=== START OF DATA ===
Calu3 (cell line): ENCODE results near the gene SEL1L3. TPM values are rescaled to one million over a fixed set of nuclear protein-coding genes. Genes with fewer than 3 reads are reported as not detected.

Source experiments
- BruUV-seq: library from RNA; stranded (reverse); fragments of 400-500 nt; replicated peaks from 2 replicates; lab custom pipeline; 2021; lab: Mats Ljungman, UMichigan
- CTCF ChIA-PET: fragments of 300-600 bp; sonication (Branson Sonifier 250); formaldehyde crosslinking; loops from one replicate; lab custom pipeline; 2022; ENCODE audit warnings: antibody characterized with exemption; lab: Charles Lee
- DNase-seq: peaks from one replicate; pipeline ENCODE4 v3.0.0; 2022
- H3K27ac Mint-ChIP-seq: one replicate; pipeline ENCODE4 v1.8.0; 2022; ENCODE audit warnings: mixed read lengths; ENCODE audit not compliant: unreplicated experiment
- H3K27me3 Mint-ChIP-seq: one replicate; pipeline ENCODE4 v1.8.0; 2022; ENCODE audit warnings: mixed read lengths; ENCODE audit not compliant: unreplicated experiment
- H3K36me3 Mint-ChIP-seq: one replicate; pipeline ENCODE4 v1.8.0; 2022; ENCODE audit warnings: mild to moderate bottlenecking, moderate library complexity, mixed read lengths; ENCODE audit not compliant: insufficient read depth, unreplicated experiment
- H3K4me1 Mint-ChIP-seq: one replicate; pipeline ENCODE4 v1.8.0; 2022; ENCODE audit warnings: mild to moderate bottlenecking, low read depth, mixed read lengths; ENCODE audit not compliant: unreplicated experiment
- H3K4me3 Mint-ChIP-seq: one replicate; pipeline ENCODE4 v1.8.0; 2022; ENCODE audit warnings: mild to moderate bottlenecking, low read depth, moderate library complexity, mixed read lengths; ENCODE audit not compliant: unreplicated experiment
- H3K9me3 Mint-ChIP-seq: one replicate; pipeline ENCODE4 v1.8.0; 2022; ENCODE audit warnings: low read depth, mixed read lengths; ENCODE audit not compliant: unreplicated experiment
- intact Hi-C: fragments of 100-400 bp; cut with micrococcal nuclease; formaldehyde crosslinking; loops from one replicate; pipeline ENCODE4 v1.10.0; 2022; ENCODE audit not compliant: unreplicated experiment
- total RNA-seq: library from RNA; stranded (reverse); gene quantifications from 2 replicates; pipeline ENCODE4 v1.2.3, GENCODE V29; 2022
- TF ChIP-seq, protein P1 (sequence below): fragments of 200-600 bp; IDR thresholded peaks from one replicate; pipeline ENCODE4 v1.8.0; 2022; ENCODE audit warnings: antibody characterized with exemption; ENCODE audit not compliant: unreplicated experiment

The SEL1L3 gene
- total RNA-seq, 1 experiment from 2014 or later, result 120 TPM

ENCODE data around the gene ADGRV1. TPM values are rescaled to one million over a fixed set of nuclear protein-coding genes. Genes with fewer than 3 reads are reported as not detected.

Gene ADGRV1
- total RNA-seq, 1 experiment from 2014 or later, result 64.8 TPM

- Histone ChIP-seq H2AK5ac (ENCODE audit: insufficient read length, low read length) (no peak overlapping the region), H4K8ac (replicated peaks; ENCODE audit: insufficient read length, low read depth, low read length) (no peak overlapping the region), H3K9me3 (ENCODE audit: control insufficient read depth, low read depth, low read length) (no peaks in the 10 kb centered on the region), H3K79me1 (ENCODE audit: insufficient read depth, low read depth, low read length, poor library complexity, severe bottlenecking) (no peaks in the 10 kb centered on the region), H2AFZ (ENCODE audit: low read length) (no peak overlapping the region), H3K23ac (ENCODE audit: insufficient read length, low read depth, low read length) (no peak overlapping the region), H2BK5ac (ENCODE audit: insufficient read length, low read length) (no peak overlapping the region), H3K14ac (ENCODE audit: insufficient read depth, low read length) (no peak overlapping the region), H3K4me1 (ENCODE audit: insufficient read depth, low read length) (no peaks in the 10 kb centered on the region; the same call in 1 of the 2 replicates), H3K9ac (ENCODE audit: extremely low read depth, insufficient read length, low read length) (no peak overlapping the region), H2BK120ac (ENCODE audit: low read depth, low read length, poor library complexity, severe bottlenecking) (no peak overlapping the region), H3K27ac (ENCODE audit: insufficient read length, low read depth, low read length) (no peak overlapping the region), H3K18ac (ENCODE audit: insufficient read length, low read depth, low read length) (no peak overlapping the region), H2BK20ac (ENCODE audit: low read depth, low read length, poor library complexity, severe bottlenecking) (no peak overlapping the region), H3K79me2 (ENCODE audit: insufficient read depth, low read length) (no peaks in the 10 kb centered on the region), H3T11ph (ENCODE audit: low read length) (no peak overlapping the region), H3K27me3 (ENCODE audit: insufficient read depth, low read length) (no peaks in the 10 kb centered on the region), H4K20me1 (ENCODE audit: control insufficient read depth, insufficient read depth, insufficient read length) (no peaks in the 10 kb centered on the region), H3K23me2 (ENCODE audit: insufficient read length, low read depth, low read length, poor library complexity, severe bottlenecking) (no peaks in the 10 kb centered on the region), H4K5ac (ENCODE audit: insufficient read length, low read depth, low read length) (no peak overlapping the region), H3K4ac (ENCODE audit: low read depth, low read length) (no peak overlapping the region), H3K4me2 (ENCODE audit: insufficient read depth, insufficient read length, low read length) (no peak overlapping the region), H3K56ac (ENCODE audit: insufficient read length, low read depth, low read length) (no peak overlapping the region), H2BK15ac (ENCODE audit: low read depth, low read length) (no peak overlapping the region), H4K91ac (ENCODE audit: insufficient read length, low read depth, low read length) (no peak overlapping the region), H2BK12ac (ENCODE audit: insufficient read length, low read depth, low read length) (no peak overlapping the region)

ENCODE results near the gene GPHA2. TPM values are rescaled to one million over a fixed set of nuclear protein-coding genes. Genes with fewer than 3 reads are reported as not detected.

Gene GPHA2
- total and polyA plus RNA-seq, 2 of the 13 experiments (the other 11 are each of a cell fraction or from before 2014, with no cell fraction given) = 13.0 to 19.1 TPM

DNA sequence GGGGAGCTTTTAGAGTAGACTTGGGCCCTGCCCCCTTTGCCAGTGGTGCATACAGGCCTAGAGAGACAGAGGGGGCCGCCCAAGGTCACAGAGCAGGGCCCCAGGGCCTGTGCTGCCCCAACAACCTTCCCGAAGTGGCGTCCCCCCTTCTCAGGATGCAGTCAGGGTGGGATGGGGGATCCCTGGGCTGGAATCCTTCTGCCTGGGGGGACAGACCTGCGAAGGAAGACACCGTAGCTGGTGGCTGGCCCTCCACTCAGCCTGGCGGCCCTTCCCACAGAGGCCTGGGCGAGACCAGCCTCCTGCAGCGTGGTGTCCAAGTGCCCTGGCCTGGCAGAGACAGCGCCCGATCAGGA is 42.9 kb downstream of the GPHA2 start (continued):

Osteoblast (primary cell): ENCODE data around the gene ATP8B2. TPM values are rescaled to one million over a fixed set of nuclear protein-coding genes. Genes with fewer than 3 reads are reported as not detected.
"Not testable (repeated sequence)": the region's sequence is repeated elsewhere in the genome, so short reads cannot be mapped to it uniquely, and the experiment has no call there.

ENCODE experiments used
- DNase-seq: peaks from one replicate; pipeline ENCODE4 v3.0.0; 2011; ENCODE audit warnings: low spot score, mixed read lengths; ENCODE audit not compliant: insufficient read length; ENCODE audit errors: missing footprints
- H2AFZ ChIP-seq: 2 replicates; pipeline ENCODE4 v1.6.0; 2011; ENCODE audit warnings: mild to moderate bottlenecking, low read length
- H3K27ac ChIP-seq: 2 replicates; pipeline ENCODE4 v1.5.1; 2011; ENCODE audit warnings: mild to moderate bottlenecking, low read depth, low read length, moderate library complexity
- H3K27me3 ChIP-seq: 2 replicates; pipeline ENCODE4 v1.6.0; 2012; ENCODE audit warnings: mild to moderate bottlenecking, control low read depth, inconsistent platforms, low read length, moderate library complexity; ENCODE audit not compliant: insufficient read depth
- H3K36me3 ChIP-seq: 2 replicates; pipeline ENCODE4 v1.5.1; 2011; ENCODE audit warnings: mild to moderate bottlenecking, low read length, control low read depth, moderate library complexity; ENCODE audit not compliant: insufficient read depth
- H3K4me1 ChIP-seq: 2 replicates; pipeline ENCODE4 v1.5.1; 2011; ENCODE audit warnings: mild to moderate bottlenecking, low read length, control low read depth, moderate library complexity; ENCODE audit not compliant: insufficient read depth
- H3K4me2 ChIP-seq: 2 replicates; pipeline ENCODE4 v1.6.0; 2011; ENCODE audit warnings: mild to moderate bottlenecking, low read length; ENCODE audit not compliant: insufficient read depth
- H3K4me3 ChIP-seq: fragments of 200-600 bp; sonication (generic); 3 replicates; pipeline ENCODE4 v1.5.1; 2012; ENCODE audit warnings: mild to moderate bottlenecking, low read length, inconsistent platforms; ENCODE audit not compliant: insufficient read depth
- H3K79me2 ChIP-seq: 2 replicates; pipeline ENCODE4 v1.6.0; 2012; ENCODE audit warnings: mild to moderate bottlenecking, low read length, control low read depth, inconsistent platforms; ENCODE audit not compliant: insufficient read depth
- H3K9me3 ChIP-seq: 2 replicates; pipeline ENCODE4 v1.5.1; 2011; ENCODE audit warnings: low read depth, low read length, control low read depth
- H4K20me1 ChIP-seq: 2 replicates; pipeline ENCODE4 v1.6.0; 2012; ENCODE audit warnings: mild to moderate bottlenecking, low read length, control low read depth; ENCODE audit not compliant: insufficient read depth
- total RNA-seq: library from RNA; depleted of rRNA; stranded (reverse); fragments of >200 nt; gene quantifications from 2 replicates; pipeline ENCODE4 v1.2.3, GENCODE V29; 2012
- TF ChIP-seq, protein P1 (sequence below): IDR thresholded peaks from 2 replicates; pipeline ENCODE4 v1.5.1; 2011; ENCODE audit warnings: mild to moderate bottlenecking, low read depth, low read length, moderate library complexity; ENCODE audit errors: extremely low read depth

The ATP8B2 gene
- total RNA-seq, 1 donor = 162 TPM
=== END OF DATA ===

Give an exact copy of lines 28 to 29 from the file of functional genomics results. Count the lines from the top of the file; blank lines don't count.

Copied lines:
- DNase-seq: peaks from one replicate; pipeline ENCODE4 v3.0.0; 2011; ENCODE audit warnings: low spot score, mixed read lengths; ENCODE audit not compliant: insufficient read length; ENCODE audit errors: missing footprints
- H2AFZ ChIP-seq: 2 replicates; pipeline ENCODE4 v1.6.0; 2011; ENCODE audit warnings: mild to moderate bottlenecking, low read length